- You will be given approximately 50 minutes to complete this task.
- At the beginning of the exercise, you will be provided with background information about the brief, the scenario and the main issues which need to be addressed.
- All group members will receive the same core material, however each individual will be given an assigned, individual brief. It is your task to come up with the best outcome for the position which you are representing.
Tips for The Group Exercise
- Ensure that everyone in your group makes a contribution to the discussion. It is a group exercise and therefore you will get marked on collaborating with other people.
- Try to avoid taking notes during the discussion time. You need to make sure that you are paying attention to what is being said, and that you show interest into what other people have to say.
- If you can, try to voice your opinions in the discussion as early as you can. Try to show your enthusiasm. Being one of the first people to speak will leave an impression on the assessors.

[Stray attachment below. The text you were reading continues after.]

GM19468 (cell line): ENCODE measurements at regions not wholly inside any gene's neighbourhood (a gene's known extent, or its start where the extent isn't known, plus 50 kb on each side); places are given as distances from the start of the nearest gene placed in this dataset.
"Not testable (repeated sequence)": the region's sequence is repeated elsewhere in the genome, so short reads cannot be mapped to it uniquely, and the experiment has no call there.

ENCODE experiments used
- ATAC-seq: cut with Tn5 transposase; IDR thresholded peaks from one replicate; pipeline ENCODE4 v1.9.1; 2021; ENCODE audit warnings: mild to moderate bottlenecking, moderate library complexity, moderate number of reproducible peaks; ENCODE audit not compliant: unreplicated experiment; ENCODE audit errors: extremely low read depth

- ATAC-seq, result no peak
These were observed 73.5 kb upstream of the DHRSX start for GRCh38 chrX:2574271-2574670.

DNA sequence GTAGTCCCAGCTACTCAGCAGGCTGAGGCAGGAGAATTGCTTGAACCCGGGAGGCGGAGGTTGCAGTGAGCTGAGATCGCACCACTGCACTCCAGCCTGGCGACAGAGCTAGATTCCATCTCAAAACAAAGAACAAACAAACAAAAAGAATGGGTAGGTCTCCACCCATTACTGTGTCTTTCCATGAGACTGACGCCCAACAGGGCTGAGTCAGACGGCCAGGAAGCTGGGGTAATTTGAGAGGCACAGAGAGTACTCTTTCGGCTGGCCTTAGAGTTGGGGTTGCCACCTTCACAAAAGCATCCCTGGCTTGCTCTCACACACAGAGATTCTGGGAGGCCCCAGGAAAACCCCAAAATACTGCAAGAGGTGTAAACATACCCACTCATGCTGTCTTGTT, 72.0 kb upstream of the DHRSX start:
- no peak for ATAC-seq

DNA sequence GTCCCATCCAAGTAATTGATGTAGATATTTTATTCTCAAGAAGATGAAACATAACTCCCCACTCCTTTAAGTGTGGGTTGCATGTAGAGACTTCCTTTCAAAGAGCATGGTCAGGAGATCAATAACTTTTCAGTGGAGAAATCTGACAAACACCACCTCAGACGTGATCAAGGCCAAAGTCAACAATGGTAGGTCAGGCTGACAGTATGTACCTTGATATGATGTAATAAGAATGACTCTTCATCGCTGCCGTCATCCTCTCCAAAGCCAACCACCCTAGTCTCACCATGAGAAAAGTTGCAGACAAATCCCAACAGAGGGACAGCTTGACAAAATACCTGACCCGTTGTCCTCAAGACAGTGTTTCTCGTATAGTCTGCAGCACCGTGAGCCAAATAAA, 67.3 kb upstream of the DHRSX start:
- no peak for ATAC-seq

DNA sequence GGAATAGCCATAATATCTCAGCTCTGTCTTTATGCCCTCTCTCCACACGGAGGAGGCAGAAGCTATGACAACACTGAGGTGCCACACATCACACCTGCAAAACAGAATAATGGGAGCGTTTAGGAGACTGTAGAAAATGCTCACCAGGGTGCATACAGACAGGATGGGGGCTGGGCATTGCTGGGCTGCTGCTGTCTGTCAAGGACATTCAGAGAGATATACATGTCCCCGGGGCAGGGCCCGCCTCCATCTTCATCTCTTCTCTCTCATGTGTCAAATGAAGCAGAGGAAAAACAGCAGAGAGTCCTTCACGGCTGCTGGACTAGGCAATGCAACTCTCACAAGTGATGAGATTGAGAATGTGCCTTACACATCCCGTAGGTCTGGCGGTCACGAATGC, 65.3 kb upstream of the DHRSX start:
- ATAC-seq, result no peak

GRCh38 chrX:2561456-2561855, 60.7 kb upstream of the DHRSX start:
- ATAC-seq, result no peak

- Try to avoid being shy and timid. You do not want to take a laid-back approach to this exercise. Assert your views and opinions and make sure you demonstrate that you have something to say, and what you say is worthwhile listening to.
- Be prepared to alter your opinions and thoughts after hearing other people’s views. This shows the assessors that you are willing to support somebody else’s claims.
- Do not take criticism personally. Someone may not agree with what you have to say, but that is no reason to get upset or disheartened. Stand your ground and try to win them over. If unsuccessful, listen to what they have to say and respond to their views showing you disagree and the reasons why.
The presentation is another important test that you can expect to take at the civil service fast stream assessment centre. You will be notified about everything you will be expected to participate in prior to the assessment day, so it gives you plenty of time to practice and prepare for the presentation. You will not know the subject of your presentation until a short time before you actually have to make it. Therefore, you need to make sure you are well-versed in a number of potential scenarios that could be used during the presentation.
These scenarios could range from anything concerning the Government. For example, health and safety, the environment, legislation, new policies and regulations, equality etc. Some of these scenarios may overlap and you will be able to use your research to make important points.